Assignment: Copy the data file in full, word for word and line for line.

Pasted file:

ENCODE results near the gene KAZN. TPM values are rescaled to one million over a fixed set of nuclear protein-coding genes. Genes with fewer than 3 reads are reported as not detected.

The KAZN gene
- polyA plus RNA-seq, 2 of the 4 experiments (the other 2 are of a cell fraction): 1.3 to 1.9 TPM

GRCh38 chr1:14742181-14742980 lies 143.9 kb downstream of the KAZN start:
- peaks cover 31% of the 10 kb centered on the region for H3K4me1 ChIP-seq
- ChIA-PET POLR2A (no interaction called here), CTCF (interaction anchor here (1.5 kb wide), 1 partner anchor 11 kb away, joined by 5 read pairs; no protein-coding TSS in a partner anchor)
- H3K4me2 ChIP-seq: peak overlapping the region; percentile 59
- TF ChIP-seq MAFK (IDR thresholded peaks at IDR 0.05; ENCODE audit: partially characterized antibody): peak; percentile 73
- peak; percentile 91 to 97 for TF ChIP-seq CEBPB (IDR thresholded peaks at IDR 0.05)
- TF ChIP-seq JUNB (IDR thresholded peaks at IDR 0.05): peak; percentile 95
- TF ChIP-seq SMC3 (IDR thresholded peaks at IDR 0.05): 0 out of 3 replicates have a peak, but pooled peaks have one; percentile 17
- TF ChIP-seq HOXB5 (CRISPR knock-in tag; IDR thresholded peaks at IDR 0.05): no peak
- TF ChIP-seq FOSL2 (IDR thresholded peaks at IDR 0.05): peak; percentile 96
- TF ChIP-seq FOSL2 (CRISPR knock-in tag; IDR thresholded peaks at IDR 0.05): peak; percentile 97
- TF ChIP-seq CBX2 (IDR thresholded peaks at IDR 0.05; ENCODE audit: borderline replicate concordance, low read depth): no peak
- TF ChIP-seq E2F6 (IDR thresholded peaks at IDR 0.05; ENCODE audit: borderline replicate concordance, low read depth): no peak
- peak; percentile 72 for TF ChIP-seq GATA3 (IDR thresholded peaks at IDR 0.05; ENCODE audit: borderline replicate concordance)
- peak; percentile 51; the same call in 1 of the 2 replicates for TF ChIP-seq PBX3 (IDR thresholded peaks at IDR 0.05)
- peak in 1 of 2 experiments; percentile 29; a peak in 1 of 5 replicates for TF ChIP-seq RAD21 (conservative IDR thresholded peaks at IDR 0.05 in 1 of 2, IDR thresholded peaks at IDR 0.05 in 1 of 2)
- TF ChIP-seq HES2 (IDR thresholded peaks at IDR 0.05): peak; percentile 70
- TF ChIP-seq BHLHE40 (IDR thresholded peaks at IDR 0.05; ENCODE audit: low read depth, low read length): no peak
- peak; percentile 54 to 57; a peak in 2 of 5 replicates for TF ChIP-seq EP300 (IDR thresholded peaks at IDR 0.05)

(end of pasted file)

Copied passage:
ENCODE results near the gene KAZN. TPM values are rescaled to one million over a fixed set of nuclear protein-coding genes. Genes with fewer than 3 reads are reported as not detected.

The KAZN gene
- polyA plus RNA-seq, 2 of the 4 experiments (the other 2 are of a cell fraction): 1.3 to 1.9 TPM

GRCh38 chr1:14742181-14742980 lies 143.9 kb downstream of the KAZN start:
- peaks cover 31% of the 10 kb centered on the region for H3K4me1 ChIP-seq
- ChIA-PET POLR2A (no interaction called here), CTCF (interaction anchor here (1.5 kb wide), 1 partner anchor 11 kb away, joined by 5 read pairs; no protein-coding TSS in a partner anchor)
- H3K4me2 ChIP-seq: peak overlapping the region; percentile 59
- TF ChIP-seq MAFK (IDR thresholded peaks at IDR 0.05; ENCODE audit: partially characterized antibody): peak; percentile 73
- peak; percentile 91 to 97 for TF ChIP-seq CEBPB (IDR thresholded peaks at IDR 0.05)
- TF ChIP-seq JUNB (IDR thresholded peaks at IDR 0.05): peak; percentile 95
- TF ChIP-seq SMC3 (IDR thresholded peaks at IDR 0.05): 0 out of 3 replicates have a peak, but pooled peaks have one; percentile 17
- TF ChIP-seq HOXB5 (CRISPR knock-in tag; IDR thresholded peaks at IDR 0.05): no peak
- TF ChIP-seq FOSL2 (IDR thresholded peaks at IDR 0.05): peak; percentile 96
- TF ChIP-seq FOSL2 (CRISPR knock-in tag; IDR thresholded peaks at IDR 0.05): peak; percentile 97
- TF ChIP-seq CBX2 (IDR thresholded peaks at IDR 0.05; ENCODE audit: borderline replicate concordance, low read depth): no peak
- TF ChIP-seq E2F6 (IDR thresholded peaks at IDR 0.05; ENCODE audit: borderline replicate concordance, low read depth): no peak
- peak; percentile 72 for TF ChIP-seq GATA3 (IDR thresholded peaks at IDR 0.05; ENCODE audit: borderline replicate concordance)
- peak; percentile 51; the same call in 1 of the 2 replicates for TF ChIP-seq PBX3 (IDR thresholded peaks at IDR 0.05)
- peak in 1 of 2 experiments; percentile 29; a peak in 1 of 5 replicates for TF ChIP-seq RAD21 (conservative IDR thresholded peaks at IDR 0.05 in 1 of 2, IDR thresholded peaks at IDR 0.05 in 1 of 2)
- TF ChIP-seq HES2 (IDR thresholded peaks at IDR 0.05): peak; percentile 70
- TF ChIP-seq BHLHE40 (IDR thresholded peaks at IDR 0.05; ENCODE audit: low read depth, low read length): no peak
- peak; percentile 54 to 57; a peak in 2 of 5 replicates for TF ChIP-seq EP300 (IDR thresholded peaks at IDR 0.05)